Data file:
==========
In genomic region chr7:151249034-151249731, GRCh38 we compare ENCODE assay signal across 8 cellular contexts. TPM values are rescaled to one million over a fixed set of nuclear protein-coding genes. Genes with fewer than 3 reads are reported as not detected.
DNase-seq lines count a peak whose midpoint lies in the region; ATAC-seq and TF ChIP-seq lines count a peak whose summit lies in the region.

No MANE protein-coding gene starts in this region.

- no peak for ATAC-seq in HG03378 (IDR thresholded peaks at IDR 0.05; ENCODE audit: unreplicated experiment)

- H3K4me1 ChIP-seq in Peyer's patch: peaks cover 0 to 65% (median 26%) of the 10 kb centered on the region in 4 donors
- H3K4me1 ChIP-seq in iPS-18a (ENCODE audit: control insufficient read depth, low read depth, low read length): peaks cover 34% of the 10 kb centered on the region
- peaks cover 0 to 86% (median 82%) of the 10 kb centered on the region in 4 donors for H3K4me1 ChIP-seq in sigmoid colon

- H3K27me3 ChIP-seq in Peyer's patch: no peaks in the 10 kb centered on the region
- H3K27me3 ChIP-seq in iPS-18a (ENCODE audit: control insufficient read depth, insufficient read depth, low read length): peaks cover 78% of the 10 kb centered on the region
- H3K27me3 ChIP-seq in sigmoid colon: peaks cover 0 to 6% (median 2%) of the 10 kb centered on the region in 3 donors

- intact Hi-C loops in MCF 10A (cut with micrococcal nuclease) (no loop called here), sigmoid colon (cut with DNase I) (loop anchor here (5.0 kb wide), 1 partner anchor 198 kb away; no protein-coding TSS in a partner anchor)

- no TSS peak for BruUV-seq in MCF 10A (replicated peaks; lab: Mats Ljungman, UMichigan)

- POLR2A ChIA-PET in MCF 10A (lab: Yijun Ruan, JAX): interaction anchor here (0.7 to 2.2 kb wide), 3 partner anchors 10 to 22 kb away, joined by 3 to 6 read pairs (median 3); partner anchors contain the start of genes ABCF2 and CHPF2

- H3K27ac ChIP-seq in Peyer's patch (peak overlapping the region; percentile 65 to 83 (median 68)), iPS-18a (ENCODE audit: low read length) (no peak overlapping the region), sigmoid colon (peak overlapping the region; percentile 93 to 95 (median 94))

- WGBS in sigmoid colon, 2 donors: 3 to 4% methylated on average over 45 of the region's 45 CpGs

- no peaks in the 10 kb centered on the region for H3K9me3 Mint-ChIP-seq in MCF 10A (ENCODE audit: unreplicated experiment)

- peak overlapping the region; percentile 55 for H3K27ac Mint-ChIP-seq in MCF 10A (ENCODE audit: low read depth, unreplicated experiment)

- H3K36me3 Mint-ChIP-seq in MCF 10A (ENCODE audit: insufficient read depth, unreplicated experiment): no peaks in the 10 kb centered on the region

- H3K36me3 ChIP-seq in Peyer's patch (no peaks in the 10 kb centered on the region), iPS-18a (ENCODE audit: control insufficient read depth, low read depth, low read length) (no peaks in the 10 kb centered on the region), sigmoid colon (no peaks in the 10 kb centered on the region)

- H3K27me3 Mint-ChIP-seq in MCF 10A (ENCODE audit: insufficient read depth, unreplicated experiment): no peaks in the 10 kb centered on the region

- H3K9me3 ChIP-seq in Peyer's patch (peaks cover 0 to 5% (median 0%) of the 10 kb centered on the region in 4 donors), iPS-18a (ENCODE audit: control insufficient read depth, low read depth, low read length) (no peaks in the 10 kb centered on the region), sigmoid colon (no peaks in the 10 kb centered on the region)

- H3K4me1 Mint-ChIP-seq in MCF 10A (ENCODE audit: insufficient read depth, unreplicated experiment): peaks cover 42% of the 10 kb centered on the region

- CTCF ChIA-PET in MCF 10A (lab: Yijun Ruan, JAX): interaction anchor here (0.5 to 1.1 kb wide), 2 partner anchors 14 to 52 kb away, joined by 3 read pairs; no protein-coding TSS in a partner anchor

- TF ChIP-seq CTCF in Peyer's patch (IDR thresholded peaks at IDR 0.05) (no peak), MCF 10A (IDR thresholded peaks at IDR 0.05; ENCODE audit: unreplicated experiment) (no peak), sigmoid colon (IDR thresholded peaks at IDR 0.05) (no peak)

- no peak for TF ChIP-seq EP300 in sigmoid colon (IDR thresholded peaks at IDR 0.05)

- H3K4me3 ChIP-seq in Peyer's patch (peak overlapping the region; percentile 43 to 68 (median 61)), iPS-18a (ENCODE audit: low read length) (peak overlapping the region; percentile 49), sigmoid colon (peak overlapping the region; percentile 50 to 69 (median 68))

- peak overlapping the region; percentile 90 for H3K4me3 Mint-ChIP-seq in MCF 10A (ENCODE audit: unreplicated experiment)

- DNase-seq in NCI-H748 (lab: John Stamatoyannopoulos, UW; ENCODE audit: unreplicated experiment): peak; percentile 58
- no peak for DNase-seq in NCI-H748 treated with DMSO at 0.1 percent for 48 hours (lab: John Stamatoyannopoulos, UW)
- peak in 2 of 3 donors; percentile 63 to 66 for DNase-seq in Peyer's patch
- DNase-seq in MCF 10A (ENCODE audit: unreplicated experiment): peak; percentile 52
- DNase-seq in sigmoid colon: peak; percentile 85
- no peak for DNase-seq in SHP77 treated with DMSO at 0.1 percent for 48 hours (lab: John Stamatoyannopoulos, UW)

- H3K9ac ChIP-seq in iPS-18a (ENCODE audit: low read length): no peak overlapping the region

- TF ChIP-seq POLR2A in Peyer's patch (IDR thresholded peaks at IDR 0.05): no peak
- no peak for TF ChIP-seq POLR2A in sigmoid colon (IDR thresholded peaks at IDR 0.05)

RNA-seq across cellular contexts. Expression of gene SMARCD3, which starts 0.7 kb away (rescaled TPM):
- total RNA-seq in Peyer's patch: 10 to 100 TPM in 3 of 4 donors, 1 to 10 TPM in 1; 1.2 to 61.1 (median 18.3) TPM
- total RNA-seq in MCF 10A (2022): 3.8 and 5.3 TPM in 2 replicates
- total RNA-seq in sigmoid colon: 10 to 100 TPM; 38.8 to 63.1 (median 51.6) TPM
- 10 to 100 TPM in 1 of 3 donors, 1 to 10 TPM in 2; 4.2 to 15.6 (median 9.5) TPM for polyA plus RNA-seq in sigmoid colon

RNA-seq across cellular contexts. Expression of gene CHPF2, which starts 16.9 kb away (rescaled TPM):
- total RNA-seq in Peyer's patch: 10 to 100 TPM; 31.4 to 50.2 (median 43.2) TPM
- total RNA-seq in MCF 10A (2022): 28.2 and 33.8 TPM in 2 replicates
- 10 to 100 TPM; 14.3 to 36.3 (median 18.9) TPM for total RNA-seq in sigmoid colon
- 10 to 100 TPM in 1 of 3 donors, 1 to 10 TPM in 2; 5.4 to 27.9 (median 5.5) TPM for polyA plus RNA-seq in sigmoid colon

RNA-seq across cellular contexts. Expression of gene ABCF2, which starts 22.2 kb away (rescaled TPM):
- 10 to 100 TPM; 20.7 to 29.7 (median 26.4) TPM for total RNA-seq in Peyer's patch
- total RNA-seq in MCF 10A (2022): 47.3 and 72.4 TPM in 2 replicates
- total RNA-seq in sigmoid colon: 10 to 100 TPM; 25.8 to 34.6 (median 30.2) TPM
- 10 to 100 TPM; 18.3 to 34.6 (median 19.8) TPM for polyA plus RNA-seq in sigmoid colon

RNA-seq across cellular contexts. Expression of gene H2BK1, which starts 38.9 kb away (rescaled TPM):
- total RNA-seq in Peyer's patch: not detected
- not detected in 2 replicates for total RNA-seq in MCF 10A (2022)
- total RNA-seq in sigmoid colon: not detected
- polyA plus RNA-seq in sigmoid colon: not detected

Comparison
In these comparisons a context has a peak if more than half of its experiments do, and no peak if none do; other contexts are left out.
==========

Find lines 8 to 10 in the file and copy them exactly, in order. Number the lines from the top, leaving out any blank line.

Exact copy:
- H3K27me3 ChIP-seq in Peyer's patch: no peaks in the 10 kb centered on the region
- H3K27me3 ChIP-seq in iPS-18a (ENCODE audit: control insufficient read depth, insufficient read depth, low read length): peaks cover 78% of the 10 kb centered on the region
- H3K27me3 ChIP-seq in sigmoid colon: peaks cover 0 to 6% (median 2%) of the 10 kb centered on the region in 3 donors